Despite the rigors of 2020 and the COVID-19 pandemic, the state of Kentucky Agriculture is strong, says Kentucky Agriculture Commissioner Ryan Quarles.
“No one could have predicted the turbulent and wild year the United States has seen in 2020,” he said. “During this year, the Kentucky Department of Agriculture was able to make progress on key priorities for the agriculture community, while also coming together to fight the coronavirus pandemic.”
In what can be described as Quarles’ State of Kentucky Agriculture released recently, the commissioner addressed various strides made by the Kentucky Department of Agriculture in 2020 that included the KDA’s streamlining of food assistance programs, battling Gov. Andy Beshear’s “haphazard” COVID-19 regulatory responses as well as the department’s advocacy efforts in voicing Kentucky farmer’s concerns as the U.S. Department of Agriculture developed its Coronavirus Food Assistance Program.
A major feather in the KDA’s cap was its endeavors through the Kentucky Hunger Initiative especially as COVID-19 struck and the state began to see a meteoric rise in food security. Through the initiative, the KDA and the state’s farmers were able to quickly mobilize to aid those most affected by the virus, according to the release.
Not only was the KDA able to work with the Kentucky Department of Education to secure flexibility from the USDA to expand the reach of mobile school meal programs but they also received “historic” donations, namely a $500,000 from the Kentucky Farm Bureau Mutual Insurance Company to Feeding Kentucky, Glean Kentucky and Kentucky Hunters for the Hungry that supported these organizations’ efforts to face food insecurity in the state, according to the release.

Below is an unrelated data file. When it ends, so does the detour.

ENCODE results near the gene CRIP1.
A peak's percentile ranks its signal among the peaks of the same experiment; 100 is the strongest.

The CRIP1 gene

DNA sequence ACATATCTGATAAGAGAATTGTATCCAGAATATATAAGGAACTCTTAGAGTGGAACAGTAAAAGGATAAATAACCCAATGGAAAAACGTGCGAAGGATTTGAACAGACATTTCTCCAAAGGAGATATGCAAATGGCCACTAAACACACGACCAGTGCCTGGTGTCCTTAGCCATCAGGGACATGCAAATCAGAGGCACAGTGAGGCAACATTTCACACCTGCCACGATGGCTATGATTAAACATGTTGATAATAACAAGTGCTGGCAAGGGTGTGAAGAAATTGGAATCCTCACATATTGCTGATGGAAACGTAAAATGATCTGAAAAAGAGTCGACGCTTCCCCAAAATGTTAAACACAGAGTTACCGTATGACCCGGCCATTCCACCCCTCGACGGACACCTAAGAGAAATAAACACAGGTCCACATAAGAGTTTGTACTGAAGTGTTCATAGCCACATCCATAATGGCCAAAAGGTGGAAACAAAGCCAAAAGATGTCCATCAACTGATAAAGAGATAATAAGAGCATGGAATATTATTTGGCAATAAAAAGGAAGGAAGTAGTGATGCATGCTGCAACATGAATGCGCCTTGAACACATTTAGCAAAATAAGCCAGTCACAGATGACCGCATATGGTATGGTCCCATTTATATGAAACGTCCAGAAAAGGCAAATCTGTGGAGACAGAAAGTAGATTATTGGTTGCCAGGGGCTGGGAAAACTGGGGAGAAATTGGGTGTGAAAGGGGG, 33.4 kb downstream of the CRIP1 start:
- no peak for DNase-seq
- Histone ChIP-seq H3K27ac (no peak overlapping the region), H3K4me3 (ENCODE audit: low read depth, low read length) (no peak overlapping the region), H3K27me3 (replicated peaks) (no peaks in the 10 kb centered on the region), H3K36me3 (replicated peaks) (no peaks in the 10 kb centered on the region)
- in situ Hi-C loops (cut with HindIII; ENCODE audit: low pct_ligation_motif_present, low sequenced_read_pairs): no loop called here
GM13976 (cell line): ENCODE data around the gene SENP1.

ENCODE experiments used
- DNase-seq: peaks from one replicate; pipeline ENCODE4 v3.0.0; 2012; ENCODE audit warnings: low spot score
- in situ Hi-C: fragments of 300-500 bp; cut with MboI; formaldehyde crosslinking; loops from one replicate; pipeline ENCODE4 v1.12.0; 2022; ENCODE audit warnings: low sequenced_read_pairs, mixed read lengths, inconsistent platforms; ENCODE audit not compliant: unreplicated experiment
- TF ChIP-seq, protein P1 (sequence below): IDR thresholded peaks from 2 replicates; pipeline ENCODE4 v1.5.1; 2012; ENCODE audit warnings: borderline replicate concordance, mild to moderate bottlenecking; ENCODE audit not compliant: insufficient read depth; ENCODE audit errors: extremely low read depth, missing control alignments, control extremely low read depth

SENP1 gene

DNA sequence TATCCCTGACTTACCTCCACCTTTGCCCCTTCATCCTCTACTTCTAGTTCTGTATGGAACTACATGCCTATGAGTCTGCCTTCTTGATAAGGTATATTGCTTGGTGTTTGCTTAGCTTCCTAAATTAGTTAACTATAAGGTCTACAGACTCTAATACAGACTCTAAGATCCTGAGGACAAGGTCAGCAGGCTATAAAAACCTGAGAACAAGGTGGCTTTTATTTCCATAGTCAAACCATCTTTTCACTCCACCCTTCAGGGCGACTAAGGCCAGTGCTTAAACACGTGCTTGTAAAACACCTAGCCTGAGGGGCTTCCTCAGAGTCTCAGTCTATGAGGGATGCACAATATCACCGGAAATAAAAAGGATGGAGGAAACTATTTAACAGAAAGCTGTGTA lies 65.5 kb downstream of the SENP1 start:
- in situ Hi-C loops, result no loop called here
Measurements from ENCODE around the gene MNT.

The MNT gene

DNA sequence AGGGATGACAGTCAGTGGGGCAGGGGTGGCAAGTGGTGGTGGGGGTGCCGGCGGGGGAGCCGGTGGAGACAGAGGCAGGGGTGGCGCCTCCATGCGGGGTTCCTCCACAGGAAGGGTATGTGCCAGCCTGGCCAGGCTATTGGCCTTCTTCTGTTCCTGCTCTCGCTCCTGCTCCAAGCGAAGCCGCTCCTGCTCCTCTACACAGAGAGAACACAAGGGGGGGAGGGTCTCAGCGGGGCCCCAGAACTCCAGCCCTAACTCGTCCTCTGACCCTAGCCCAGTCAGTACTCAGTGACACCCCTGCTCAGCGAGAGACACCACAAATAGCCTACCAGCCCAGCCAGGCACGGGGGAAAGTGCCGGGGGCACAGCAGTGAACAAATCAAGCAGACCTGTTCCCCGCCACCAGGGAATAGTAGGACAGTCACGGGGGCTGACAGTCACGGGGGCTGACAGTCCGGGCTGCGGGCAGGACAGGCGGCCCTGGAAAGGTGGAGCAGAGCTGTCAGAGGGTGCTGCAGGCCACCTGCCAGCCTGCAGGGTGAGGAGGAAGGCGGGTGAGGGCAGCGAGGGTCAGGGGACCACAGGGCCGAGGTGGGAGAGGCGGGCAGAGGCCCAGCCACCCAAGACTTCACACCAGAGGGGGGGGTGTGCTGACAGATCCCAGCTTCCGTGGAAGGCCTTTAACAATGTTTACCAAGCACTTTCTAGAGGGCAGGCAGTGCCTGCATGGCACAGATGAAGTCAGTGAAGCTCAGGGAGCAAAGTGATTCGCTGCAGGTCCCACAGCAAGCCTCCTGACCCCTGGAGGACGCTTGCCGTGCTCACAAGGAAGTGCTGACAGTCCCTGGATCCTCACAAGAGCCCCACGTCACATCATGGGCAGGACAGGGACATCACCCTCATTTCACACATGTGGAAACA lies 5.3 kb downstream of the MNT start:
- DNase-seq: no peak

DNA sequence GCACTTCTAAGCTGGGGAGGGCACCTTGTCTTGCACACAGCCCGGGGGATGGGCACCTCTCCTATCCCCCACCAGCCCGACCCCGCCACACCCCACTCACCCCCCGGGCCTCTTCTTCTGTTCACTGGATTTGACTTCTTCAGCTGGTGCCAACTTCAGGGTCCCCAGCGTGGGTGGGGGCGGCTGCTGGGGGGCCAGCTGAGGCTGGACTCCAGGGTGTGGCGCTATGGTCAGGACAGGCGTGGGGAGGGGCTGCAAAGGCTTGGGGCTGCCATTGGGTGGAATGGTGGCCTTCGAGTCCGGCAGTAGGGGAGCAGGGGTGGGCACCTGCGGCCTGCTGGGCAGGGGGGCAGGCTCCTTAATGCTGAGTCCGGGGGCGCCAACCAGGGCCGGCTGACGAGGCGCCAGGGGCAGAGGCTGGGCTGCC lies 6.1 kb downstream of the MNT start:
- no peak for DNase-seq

Food insecurity was not the only issue compounded by the virus as a crack in the veneer of the food supply chain, especially the meatpacking sector, quickly became evident.
As vice-chair of the Kentucky Agricultural Development Board, Quarles was able to work with fellow board members to develop the Meat Processing Incentive Program (MPIP), which invested $1.5 million in Kentucky’s small meat processors looking to expand.
The KDA went a step further with the program when Quarles advocated and was able to secure an additional $2 million in federal CARES Act funding to further supplement the MPIP and the program’s goals to evolve Kentucky’s meat processing.
While 2020 has been tenuous across the board, the KDA has fought and will continue to fight for Kentucky Agriculture as we all head into the unknowns of 2021, said Quarles.
“We made huge strides in providing support to Kentucky farm families, advocated for our farmers at the federal level, worked to keep our food supply strong and mobilized quickly to reduce hunger,” he said. “None of this would be possible without the incredible team of public servants at the Kentucky Department of Agriculture. As we head into 2021, the KDA team is ready to continue fighting to put Kentuckians first.”
Jacob Mulliken, 270-228-2837, firstname.lastname@example.org.